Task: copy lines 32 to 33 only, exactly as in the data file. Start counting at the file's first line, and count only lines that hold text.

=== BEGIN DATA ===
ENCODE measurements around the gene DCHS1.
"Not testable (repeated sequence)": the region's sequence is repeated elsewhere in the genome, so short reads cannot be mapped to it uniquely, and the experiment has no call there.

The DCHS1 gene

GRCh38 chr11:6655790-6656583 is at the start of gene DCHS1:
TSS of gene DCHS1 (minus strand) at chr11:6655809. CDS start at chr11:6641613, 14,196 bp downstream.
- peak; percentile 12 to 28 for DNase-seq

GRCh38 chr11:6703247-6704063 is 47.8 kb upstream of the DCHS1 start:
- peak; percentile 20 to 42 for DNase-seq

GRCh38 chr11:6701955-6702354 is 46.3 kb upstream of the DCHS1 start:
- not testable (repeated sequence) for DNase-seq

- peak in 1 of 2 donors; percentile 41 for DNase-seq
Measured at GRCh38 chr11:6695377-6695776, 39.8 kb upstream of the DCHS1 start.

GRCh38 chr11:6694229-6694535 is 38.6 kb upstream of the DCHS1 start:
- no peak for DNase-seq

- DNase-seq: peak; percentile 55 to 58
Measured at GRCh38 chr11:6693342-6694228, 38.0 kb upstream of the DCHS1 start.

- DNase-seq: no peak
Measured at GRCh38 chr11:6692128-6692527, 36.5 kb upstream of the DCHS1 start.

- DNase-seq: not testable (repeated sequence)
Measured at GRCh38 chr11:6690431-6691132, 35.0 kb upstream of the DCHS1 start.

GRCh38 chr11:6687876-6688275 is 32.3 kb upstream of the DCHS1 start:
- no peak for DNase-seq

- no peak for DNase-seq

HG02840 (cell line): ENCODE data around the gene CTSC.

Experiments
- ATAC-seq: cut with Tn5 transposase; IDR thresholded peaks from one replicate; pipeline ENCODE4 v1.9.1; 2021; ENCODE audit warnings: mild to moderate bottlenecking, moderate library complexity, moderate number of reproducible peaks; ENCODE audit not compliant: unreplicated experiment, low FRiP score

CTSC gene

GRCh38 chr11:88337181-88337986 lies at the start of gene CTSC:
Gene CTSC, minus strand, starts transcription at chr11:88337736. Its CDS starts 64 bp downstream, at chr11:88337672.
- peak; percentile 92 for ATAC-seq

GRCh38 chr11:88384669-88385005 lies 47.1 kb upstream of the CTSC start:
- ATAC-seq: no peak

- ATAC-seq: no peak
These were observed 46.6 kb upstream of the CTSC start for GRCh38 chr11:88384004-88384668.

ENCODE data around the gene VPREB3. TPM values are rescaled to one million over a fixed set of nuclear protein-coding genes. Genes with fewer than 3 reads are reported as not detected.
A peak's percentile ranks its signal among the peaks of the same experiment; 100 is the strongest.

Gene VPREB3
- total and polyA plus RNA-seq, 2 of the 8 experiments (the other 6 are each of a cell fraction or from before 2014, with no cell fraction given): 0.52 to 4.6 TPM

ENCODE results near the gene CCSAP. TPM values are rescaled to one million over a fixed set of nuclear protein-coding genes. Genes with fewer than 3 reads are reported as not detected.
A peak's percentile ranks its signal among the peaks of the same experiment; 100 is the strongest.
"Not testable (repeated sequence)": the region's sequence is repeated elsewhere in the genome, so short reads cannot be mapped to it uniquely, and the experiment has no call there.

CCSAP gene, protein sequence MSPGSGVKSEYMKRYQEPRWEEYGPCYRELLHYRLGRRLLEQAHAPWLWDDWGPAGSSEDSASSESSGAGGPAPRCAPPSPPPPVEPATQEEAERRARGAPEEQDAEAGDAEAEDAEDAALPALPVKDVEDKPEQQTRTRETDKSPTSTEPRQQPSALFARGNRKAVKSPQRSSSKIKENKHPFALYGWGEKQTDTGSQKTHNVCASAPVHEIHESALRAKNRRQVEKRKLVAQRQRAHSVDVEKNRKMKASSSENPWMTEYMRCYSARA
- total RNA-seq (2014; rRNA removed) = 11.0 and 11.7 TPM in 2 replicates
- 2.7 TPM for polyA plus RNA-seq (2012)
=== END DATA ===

- ATAC-seq: no peak

- ATAC-seq: no peak